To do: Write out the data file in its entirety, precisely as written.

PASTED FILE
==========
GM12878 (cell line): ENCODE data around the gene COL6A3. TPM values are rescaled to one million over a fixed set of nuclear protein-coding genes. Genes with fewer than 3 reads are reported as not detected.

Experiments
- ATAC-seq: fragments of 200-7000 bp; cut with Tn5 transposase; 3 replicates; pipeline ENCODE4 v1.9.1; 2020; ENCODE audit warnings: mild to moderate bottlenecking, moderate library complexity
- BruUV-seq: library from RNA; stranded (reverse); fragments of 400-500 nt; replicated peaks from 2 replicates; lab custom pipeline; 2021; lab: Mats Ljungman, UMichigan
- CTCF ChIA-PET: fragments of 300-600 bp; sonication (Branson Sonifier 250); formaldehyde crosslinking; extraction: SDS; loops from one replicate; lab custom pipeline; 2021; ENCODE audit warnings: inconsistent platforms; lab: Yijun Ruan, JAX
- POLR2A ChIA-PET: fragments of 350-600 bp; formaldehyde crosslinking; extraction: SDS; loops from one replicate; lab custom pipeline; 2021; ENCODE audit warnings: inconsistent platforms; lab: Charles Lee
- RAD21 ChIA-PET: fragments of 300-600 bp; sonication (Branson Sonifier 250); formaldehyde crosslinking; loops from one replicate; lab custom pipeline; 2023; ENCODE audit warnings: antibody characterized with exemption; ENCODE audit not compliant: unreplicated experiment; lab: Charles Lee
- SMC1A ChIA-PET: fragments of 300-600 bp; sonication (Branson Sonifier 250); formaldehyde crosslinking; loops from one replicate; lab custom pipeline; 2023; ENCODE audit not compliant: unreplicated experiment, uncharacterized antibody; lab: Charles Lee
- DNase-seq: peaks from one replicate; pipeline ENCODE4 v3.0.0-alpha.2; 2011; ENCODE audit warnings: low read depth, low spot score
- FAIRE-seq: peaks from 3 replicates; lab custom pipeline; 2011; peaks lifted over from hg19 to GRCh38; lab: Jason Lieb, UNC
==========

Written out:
GM12878 (cell line): ENCODE data around the gene COL6A3. TPM values are rescaled to one million over a fixed set of nuclear protein-coding genes. Genes with fewer than 3 reads are reported as not detected.

Experiments
- ATAC-seq: fragments of 200-7000 bp; cut with Tn5 transposase; 3 replicates; pipeline ENCODE4 v1.9.1; 2020; ENCODE audit warnings: mild to moderate bottlenecking, moderate library complexity
- BruUV-seq: library from RNA; stranded (reverse); fragments of 400-500 nt; replicated peaks from 2 replicates; lab custom pipeline; 2021; lab: Mats Ljungman, UMichigan
- CTCF ChIA-PET: fragments of 300-600 bp; sonication (Branson Sonifier 250); formaldehyde crosslinking; extraction: SDS; loops from one replicate; lab custom pipeline; 2021; ENCODE audit warnings: inconsistent platforms; lab: Yijun Ruan, JAX
- POLR2A ChIA-PET: fragments of 350-600 bp; formaldehyde crosslinking; extraction: SDS; loops from one replicate; lab custom pipeline; 2021; ENCODE audit warnings: inconsistent platforms; lab: Charles Lee
- RAD21 ChIA-PET: fragments of 300-600 bp; sonication (Branson Sonifier 250); formaldehyde crosslinking; loops from one replicate; lab custom pipeline; 2023; ENCODE audit warnings: antibody characterized with exemption; ENCODE audit not compliant: unreplicated experiment; lab: Charles Lee
- SMC1A ChIA-PET: fragments of 300-600 bp; sonication (Branson Sonifier 250); formaldehyde crosslinking; loops from one replicate; lab custom pipeline; 2023; ENCODE audit not compliant: unreplicated experiment, uncharacterized antibody; lab: Charles Lee
- DNase-seq: peaks from one replicate; pipeline ENCODE4 v3.0.0-alpha.2; 2011; ENCODE audit warnings: low read depth, low spot score
- FAIRE-seq: peaks from 3 replicates; lab custom pipeline; 2011; peaks lifted over from hg19 to GRCh38; lab: Jason Lieb, UNC